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Search - "concurrency"
Manager: You can’t define an async function without using await.
Dev: Yes you can.
Manager: Well you shouldn’t, there’s no point!
Dev: Yes there is. It can turn blocking synchronous logic into work performed concurrently. In this case the perform—
*I looked at the book he’s reading, it’s from the < ES6 era… no wonder he doesn’t see me using any of those archaic patterns/hacks/workarounds…*13
I feel very anxious when developers interviewing me asks
1. is nodejs single threaded or multithreaded ?
2. How does node handle requests
3. How do u manage concurrency
4. What is event emitter and callback.
Dude i have given you my resume, without knowing these things i could never do that ?
I feel the discussion must be based on concepts and general problem solving rather than focusing on one technology. Tech can always be learnt.6
I wish people took concurrency more seriously
I get the feeling that often people start writing a project while giving 0 f*cks about thread safety, thinking that it is somehow handled "automatically" by the framework
Only to discover later that large amounts of their code are not thread safe and were only working fine in the past because there were fewer requests, so the chance for two requests happening simultaneously was low5
For all of youse that ever wanted to try out Common Lisp and do not know where to start (but are interested in getting some knowledge of Common Lisp) I recommend two things:
As an introductory tutorial:
And as your dev environment:
Notice that the dev environment in question is Emacs, regardless of how you might feel about it as a text editor, i can recommend just going through the portacle help that gives you some basic starting points regarding editing. Learn about splitting buffers, evaluating the code you are typing in order for it to appear in the Common Lisp REPL (this one comes with an environment known as SLIME which is very popular in the Lisp world) as well as saving and editing your files.
Portacle is self contained inside of one single directory, so if you by any chance already have an Emacs environment then do not worry, Portacle will not touch any of that. I will admit that as far as I am concerned, Emacs will probably be the biggest hurdle for most people not used to it.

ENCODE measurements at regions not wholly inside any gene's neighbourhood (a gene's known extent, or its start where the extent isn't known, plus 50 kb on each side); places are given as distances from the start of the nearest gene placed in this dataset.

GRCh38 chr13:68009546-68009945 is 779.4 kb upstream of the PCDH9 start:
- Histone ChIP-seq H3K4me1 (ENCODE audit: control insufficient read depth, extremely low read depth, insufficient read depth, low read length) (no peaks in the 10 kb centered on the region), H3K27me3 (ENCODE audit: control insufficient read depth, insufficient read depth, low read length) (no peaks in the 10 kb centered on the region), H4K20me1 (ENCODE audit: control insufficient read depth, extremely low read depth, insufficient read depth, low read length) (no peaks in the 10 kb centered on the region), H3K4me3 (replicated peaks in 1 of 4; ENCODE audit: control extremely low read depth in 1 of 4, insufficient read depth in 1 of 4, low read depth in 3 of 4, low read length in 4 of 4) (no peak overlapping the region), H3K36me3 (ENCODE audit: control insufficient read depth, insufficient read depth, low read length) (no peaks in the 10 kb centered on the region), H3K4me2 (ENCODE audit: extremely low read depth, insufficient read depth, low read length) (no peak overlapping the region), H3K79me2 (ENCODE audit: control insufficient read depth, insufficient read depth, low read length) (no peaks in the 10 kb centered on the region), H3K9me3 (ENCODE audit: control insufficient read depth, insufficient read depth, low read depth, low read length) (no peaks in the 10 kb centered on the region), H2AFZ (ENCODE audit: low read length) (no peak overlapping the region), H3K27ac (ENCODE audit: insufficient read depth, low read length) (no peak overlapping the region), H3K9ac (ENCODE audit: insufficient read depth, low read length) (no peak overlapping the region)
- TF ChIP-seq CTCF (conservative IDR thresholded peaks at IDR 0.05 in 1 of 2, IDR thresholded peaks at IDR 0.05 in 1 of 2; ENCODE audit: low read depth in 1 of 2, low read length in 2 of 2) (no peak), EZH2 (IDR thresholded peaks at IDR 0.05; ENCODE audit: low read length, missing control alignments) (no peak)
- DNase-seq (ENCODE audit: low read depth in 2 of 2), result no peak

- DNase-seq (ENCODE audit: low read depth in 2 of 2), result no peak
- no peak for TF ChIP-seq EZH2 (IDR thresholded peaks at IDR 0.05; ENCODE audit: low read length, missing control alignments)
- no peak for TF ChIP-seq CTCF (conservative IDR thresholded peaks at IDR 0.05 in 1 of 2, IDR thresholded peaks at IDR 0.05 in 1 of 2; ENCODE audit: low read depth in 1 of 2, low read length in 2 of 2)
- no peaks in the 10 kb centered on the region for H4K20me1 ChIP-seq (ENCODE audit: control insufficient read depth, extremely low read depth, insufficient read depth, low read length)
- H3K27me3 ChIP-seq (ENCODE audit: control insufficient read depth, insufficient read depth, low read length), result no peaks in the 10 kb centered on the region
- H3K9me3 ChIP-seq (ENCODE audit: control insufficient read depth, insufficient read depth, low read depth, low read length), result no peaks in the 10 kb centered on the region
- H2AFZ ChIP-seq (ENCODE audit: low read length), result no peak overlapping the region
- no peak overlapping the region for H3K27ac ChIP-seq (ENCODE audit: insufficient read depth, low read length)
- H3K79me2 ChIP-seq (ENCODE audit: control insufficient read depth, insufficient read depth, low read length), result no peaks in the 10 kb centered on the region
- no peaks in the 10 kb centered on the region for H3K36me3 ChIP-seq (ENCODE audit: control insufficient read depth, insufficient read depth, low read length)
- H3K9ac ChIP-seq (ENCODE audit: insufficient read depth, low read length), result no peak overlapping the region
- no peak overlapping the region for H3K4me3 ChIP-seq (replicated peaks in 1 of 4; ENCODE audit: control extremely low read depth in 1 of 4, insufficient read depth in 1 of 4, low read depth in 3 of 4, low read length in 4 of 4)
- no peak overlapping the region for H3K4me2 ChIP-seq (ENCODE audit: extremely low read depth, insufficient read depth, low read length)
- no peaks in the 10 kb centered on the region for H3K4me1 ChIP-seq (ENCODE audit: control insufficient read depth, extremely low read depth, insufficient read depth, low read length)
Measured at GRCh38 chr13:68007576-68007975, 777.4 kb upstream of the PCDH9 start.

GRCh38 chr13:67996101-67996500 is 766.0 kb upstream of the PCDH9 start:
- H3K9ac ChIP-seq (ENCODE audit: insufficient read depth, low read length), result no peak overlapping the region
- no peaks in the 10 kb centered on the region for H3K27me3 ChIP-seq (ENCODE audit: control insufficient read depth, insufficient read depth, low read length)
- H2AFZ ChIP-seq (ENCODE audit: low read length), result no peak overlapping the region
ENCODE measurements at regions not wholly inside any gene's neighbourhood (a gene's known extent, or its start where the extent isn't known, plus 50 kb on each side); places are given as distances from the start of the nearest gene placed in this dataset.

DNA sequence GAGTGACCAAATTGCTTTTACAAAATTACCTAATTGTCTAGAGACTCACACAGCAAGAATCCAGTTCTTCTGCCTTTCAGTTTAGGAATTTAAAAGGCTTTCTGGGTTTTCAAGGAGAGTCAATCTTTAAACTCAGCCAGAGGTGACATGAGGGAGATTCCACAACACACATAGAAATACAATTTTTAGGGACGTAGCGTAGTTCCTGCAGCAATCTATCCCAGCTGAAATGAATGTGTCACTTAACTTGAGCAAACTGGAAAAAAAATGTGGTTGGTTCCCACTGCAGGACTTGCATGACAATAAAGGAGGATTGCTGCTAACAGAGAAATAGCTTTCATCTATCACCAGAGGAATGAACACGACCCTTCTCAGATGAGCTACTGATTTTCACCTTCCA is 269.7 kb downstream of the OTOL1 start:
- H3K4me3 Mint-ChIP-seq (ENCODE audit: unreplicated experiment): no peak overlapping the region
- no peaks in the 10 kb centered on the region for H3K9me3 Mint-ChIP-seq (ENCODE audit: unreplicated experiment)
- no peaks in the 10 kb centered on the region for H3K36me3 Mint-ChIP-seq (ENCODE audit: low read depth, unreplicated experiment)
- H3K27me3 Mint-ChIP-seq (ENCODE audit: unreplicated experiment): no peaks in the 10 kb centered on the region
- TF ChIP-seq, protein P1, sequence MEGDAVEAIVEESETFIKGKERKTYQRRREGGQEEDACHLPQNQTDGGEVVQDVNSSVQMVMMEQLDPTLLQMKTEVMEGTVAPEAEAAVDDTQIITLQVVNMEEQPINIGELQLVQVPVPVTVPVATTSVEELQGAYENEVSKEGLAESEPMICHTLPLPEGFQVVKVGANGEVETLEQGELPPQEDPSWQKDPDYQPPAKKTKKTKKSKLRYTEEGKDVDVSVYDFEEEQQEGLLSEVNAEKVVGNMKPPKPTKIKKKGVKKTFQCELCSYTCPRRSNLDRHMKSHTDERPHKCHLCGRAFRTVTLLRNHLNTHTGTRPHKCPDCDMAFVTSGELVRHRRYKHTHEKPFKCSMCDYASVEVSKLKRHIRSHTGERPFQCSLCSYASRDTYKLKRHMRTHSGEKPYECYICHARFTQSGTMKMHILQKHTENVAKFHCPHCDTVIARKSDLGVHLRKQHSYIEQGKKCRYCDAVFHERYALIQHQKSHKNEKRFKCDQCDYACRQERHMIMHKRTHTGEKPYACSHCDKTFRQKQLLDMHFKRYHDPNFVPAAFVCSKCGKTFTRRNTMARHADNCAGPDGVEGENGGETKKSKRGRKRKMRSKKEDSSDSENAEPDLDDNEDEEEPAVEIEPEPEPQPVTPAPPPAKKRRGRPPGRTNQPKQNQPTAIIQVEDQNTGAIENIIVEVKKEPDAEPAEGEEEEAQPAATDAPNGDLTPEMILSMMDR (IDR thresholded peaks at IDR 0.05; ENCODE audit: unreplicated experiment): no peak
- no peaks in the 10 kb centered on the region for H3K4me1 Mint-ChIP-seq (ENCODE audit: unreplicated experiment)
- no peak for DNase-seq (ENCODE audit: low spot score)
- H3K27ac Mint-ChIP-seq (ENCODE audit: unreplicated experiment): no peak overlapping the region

Can I use VS Code? Yes, yes you can, but I am not familiar with setting up a VSCode dev environment for Emacs, or any other environment hat comes close to the live environment that emacs provides for this?
Why the fuck should I try Common Lisp or any Lisp for that matter? You do not have to, I happen to like it a lot and have built applications at work with a different dialect of Lisp known as Clojure which runs in the JVM, do I recommend it? Yeah I do, I love functional programming, Clojure is pretty pure on that (not haskell level imo though, but I am not using Haskell for anything other than academic purposes) and with clojure you get the entire repertoire of Java libraries at your disposal. Moving to Clojure was cake coming from Common Lisp.
Why Common Lisp then if you used Clojure in prod? Mostly historical reasons, I want to just let people know that ANSI Common Lisp has a lot of good things going for it, I selected Clojure since I already knew what I needed from the JVM, and parallelism and concurrency are baked into Clojure, which was a priority. While I could have done the same thing in Common Lisp, I wanted to turn in a deliverable as quickly as possible rather than building the entire thing by myself which would have taken longer (had one week)
Am I getting something out of learning Common Lisp? Depends on you, I am not bringing about the whole "it opens your mind" deal with Lisp dialects as most other people do inside of the community, although I did experience new perspectives as to what programming and a programming language could do, and had fun doing it, maybe you will as well.
Does Lisp stands for Lots of Irritating Superfluous Parentheses or Los in stupid parentheses? Yes, also for Lost of Insidious Silly Parentheses and Lisp is Perfect, use paredit (comes with Portacle) also, Lisp stands for Lisp Is Perfect. None of that List Processing bs, any other definition will do.
Are there any other books? Yes, the famous online text Practical Common Lisp can be easily read online for free, I would recommend the Lisperati tutorial first to get a feel for it since PCL demands more tedious study. There is also Common Lisp a gentle introduction. If you want to go the Clojure route try Clojure for the brave and true.
What about Scheme and the Structure and Interpretation of Computer Programs? Too academic for my taste, and if in Common Lisp you have to do a lot of things on your own, Scheme is a whole other beast. Simple and beautiful really, but I go for practical in terms of Lisp, thus I prefer Common Lisp.
how did you start with Lisp?
I need some inspiration man......show me something? Sure, look for a game called Kandria in youtube, the creator, Shimera (Nicolas Hafner) is an absolute genius in the world of Lisp and a true inspiration. He coded the game in Common Lisp, he is also the person behind portacle. If that were not enough, he might very well also be Shirakumo, another prominent member of the Common Lisp Community.
Ok, you got me, what is the first thing in common lisp that I should try after I install the portacle environment? go to the repl and evaluate this:
(+ 0.1 0.2)
Watch in awe at what you get.
In the truest and original sense of the phrase (MIT based) "happy hacking!"10